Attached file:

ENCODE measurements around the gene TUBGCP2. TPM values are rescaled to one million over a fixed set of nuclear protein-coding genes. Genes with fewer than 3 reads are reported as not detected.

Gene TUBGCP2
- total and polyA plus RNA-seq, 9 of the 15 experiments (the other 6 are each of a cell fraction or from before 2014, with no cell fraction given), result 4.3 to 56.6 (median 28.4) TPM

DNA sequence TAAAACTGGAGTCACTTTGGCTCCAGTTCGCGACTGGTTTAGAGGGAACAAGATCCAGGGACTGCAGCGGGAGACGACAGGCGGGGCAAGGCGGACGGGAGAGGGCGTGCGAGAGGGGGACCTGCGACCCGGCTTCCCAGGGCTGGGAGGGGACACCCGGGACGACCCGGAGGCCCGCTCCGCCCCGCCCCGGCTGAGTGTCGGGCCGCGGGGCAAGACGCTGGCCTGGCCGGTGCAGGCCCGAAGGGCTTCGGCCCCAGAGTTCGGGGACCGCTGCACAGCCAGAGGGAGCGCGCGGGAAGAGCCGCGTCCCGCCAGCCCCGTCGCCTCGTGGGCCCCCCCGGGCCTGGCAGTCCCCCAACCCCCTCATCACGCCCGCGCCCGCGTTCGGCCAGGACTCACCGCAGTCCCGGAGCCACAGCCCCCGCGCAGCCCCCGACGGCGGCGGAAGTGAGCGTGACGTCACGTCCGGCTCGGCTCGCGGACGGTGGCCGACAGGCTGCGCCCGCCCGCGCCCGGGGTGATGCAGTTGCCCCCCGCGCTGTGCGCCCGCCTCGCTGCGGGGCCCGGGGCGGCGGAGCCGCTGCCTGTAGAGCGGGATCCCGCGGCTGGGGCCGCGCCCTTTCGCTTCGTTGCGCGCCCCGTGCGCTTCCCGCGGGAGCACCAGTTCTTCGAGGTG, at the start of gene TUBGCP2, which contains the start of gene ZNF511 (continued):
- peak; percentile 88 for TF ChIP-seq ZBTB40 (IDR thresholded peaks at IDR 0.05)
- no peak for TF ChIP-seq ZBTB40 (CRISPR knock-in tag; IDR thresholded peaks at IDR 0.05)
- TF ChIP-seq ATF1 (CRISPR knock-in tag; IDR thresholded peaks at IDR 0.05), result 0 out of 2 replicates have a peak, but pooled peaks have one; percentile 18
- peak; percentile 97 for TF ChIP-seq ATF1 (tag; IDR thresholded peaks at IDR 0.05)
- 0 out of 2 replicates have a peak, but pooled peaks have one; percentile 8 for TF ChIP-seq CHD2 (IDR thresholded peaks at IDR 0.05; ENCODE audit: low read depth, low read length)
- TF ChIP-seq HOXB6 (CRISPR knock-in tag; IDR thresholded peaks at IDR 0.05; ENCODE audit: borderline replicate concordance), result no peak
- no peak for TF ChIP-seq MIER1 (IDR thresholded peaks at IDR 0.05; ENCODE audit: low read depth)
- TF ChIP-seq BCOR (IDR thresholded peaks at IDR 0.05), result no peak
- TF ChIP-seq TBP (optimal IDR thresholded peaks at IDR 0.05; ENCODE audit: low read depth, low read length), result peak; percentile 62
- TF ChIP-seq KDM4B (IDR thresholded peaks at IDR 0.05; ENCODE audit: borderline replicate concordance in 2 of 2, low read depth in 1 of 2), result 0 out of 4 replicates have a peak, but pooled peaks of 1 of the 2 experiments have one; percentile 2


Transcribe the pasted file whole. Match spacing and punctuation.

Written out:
ENCODE measurements around the gene TUBGCP2. TPM values are rescaled to one million over a fixed set of nuclear protein-coding genes. Genes with fewer than 3 reads are reported as not detected.

Gene TUBGCP2
- total and polyA plus RNA-seq, 9 of the 15 experiments (the other 6 are each of a cell fraction or from before 2014, with no cell fraction given), result 4.3 to 56.6 (median 28.4) TPM

DNA sequence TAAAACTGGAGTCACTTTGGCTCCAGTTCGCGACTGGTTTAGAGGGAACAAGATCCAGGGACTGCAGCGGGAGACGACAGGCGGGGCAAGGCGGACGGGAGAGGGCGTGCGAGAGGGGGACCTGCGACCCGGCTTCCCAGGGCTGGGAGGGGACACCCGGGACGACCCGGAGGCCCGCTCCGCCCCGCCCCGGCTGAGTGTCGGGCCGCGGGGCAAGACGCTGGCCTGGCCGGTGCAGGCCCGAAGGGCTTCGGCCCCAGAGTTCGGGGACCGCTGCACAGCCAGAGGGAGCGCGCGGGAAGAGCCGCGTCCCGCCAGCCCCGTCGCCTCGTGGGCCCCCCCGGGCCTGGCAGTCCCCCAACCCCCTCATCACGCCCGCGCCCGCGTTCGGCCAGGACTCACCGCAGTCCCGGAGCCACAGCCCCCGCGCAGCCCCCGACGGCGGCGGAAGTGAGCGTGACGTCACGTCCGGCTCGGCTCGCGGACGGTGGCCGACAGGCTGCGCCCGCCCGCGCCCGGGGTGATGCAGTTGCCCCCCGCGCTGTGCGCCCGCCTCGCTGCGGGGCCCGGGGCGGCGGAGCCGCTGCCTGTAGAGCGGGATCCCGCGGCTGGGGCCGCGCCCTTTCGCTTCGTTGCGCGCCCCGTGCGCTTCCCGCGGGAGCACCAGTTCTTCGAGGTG, at the start of gene TUBGCP2, which contains the start of gene ZNF511 (continued):
- peak; percentile 88 for TF ChIP-seq ZBTB40 (IDR thresholded peaks at IDR 0.05)
- no peak for TF ChIP-seq ZBTB40 (CRISPR knock-in tag; IDR thresholded peaks at IDR 0.05)
- TF ChIP-seq ATF1 (CRISPR knock-in tag; IDR thresholded peaks at IDR 0.05), result 0 out of 2 replicates have a peak, but pooled peaks have one; percentile 18
- peak; percentile 97 for TF ChIP-seq ATF1 (tag; IDR thresholded peaks at IDR 0.05)
- 0 out of 2 replicates have a peak, but pooled peaks have one; percentile 8 for TF ChIP-seq CHD2 (IDR thresholded peaks at IDR 0.05; ENCODE audit: low read depth, low read length)
- TF ChIP-seq HOXB6 (CRISPR knock-in tag; IDR thresholded peaks at IDR 0.05; ENCODE audit: borderline replicate concordance), result no peak
- no peak for TF ChIP-seq MIER1 (IDR thresholded peaks at IDR 0.05; ENCODE audit: low read depth)
- TF ChIP-seq BCOR (IDR thresholded peaks at IDR 0.05), result no peak
- TF ChIP-seq TBP (optimal IDR thresholded peaks at IDR 0.05; ENCODE audit: low read depth, low read length), result peak; percentile 62
- TF ChIP-seq KDM4B (IDR thresholded peaks at IDR 0.05; ENCODE audit: borderline replicate concordance in 2 of 2, low read depth in 1 of 2), result 0 out of 4 replicates have a peak, but pooled peaks of 1 of the 2 experiments have one; percentile 2